Comments

  1. Hugh Spencer says

    Basically, heat pumps are another gasp by the refrigeration industry. Far better are evacuated-tube solar thermal collectors (which will work at subzero temperatures) use no power (except maybe a small circulating pump) and use no refrigerant (which will eventually leak out as they age). Set and forget (oh, and they are completely silent).

  2. The solution is simple.
    All we have to do is out “donate” Coal and Gas to our political parties, and then we can get a government that works for us.
    Open your wallets people.

  3. Bill Currie says

    The major political parties all take massive donations from the fossil fuel lobby. Follow the money.

  4. Geoff Miell says

    What we need now more than ever is strong leadership to push back against the gas companies.

    Yep. I think humanity is facing at least three existential threats to human civilisation if we/humanity continue business-as-usual (BAU). These are:

    1. The Climate Crisis;
    2. The Energy Crisis, including particularly the emerging Oil Crisis; and
    3. The ongoing COVID-19 / SARS-CoV-2 pandemic.

    I think these escalating threats will inevitably worsen global food security.

    Some of the evidence/data I see that supports my concerns is highlighted in my Submission (#165) to the Australian Parliament House of Representatives Standing Committee on Agriculture for their Inquiry into Food Security in Australia.
    https://www.aph.gov.au/Parliamentary_Business/Committees/House/Agriculture/FoodsecurityinAustrali/Submissions

    QUESTIONS TO PONDER:

    Why are governments in Australia continuing to approve more fossil fuel projects?
    Do they think the Laws of Physics are ‘negotiable’?
    https://johnmenadue.com/negotiating-with-the-laws-of-physics-is-not-good-climate-policy/
    Do they wish to increase the suffering of many Australians in the coming years/decades?

    Are governments in Australia prepared for the consequences of a super El Niño, that appears increasingly likely later this year and into 2024?
    http://www.bom.gov.au/climate/model-summary/#tabs=Bureau-model&region=NINO34

    Are governments in Australia prepared for the consequences of the Earth System INEVITABLY overshooting the +1.5 °C global mean warming threshold, and appears increasingly likely occurring within this decade (2020s)?

    Are governments in Australia prepared for an increasingly likely multi-metre sea level rise before 2100?

    What would governments in Australia do if our imported crude oil & petroleum fuel supplies are disrupted/blocked?
    https://crudeoilpeak.info/another-3-year-warning-on-australias-fuel-imports-vulnerability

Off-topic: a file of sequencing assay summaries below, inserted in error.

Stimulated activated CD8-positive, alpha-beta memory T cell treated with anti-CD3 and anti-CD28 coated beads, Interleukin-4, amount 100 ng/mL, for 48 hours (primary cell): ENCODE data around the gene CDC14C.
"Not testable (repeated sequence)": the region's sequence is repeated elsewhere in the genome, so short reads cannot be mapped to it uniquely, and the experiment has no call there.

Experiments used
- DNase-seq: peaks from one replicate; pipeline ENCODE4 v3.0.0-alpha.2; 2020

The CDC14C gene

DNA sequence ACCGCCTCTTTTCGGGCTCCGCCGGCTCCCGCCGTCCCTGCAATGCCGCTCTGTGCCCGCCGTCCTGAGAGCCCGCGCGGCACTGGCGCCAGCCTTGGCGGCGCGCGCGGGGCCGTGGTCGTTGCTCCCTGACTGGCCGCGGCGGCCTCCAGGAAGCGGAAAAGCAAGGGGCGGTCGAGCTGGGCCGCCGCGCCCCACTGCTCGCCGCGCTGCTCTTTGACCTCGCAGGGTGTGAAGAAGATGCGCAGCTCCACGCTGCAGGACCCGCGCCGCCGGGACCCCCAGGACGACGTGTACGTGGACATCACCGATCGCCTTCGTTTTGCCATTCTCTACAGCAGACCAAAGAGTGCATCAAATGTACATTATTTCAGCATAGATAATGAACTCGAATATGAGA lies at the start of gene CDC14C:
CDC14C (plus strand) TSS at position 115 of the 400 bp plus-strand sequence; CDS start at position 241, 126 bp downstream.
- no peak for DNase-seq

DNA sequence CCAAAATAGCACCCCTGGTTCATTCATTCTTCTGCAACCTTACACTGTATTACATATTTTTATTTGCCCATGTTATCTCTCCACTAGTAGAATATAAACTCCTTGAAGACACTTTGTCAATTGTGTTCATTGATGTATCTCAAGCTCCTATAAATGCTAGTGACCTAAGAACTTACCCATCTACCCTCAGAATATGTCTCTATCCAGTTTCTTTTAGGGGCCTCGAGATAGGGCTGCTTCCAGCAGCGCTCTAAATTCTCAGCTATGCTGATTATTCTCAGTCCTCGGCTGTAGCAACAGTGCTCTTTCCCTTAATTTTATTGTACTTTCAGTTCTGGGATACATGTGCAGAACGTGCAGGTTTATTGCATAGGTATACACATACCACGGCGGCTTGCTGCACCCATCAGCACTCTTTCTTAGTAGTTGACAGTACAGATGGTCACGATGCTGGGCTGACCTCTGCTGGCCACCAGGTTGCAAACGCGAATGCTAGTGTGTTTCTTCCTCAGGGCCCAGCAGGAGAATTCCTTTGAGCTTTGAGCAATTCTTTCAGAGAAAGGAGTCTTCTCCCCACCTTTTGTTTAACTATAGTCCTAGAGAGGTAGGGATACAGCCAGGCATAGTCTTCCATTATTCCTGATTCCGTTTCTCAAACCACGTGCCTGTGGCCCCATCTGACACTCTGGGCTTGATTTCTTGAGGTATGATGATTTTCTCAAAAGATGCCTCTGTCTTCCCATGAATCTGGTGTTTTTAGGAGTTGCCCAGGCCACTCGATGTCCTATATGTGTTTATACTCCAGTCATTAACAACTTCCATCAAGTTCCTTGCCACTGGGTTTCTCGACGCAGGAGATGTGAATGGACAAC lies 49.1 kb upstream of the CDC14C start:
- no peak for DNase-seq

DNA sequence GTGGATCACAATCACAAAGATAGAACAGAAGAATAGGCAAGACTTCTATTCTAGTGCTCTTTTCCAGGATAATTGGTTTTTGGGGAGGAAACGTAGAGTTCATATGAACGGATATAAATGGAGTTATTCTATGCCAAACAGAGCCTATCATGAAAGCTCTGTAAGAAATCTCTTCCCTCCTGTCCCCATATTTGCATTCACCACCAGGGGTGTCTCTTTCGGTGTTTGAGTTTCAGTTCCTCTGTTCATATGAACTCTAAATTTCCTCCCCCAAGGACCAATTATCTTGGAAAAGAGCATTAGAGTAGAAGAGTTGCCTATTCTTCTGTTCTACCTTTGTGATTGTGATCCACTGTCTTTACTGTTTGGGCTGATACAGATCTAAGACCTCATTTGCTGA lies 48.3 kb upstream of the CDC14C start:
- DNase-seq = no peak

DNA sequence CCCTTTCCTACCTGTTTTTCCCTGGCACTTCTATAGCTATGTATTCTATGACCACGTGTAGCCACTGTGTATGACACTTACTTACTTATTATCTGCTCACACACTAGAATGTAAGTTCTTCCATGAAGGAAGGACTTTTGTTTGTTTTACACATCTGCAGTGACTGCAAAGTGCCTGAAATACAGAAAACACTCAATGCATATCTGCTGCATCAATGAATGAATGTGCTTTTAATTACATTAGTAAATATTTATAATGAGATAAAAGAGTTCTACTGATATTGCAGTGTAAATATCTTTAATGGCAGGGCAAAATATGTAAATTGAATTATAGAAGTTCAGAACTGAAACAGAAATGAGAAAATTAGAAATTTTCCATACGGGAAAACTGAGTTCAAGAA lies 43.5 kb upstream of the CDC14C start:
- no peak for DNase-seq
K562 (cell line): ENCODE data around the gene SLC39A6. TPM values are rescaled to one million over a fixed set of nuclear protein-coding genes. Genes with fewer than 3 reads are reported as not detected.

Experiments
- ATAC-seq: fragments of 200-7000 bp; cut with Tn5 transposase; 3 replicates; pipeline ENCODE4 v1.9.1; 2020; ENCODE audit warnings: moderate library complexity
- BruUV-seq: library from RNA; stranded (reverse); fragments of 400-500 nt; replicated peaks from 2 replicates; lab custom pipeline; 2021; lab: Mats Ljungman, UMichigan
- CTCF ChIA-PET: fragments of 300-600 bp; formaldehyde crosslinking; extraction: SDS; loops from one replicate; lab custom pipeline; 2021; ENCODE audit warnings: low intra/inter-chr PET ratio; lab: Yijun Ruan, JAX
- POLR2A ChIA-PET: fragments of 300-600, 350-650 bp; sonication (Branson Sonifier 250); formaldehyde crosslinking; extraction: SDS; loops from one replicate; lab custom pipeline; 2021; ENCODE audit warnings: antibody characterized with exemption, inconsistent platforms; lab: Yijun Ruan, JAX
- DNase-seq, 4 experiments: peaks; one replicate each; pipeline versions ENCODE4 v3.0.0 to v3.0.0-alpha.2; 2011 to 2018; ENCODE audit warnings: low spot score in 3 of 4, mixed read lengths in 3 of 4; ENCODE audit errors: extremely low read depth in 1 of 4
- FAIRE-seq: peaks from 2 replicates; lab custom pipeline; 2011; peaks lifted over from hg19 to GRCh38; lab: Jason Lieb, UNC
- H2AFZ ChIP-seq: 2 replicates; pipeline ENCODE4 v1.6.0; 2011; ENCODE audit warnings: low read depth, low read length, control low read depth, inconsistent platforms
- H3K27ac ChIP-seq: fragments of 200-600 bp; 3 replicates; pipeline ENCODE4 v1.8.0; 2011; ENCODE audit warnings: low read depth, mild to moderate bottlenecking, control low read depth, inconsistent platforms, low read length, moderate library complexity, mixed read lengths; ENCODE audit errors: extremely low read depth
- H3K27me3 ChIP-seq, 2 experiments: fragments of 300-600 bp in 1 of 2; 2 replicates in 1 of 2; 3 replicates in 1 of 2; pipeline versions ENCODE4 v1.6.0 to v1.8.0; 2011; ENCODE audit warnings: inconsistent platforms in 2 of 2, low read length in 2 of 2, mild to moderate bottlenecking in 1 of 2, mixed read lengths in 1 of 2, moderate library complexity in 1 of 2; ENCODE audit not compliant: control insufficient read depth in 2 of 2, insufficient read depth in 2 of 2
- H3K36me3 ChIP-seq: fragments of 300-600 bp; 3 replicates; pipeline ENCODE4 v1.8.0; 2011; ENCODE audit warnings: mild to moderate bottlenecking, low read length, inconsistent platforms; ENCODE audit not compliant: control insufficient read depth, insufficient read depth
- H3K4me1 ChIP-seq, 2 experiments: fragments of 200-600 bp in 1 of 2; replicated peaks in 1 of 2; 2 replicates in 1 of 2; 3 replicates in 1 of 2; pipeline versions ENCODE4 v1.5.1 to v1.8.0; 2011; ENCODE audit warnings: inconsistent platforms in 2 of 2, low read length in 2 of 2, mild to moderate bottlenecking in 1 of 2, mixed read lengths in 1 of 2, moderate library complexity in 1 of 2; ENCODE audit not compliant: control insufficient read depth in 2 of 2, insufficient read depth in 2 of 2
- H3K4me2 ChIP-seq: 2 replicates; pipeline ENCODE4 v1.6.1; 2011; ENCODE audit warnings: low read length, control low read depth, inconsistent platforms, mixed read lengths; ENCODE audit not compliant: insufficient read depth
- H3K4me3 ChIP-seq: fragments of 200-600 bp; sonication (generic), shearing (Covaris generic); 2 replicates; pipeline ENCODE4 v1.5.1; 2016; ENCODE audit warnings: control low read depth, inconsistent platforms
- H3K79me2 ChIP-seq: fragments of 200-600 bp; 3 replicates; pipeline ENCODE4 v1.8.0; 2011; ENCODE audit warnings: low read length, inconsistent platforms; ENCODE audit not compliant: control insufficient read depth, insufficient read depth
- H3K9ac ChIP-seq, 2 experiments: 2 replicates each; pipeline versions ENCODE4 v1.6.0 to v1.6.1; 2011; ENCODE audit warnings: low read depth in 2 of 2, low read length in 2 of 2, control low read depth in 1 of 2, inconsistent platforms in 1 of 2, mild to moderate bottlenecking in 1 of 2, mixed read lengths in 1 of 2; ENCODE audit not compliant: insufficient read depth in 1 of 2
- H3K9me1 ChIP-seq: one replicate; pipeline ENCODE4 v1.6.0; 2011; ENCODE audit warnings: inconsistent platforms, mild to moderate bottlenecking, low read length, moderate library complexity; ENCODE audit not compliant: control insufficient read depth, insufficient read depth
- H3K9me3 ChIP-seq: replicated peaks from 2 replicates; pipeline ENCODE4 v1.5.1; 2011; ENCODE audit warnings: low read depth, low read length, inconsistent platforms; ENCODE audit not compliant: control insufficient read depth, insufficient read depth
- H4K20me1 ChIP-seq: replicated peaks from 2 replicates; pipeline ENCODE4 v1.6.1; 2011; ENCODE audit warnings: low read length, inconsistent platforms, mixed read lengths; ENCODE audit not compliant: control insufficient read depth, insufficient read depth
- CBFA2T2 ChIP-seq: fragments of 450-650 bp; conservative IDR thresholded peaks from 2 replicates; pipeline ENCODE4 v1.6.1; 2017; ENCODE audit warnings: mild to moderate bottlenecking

5. George Kaplan says

    Anything said by Bandt and the Greens needs to be treated as WMD grade propaganda.

    Taxing coal and gas at a time when cost of living is soaring, electricity prices are rising, and coal and gas underpin Australia’s electrical grid, just means major pain for those who can least afford it – companies will simply pass the pain on.

    There is no climate war, only radical differences in view between the Left and Right sides of politics, and the ideological variations thereof. The planet doesn’t have a view – it’s neither sentient nor sapient. Coal and gas companies don’t care about ideology, they just want to sell their product.

    -Next car will almost definitely be an ICE (it’s the cheaper and more environmentally sustainable option)
    -Already have solar, batteries remain economically non-viable
    -Heat pumps, assuming that means ducted AC, are heavy users of electricity and thus not suited for people without solar or the ability to pay massive power bills
    -New coal and gas mines are essential to keep Australia’s budget near the black.

    I don’t see how electrification makes economic sense or democratises energy. Isn’t it actually elitist and economically dangerous?

    Obviously I see things radically differently, or I’m missing something, so perhaps someone can explain what I don’t see. Conversion from coal and gas to a reliable (mass battery) solar + wind based system means massively expensive electricity – RoI etc unless governments re-nationalise power, which I don’t see happening under either Green-Labor or the Coalition.

    As electricity becomes more unaffordable those with savings can opt out of the socialised\communal electricity grid and go solar + battery + fossil fuel backup generator. Those with the least have to support the entire system, those with the most go for a cheaper, reliable, alternative, with fossil fuel as a fallback.

  6. George Kaplan says

    PS: What I assume is a slide from a presentation about Qatar receiving ~25x in royalties for the same volume is interesting, but reflects a corporate-legislative issue. Companies can simply transfer profits out of Australia as ‘intellectual property costs’ or other tax rorts. Is there a solution?

    I’m not sure gas companies are using that particular dodge, and frankly they’re probably minor players when compared to other large multinationals, but corporations not paying their fair share of tax is a major issue.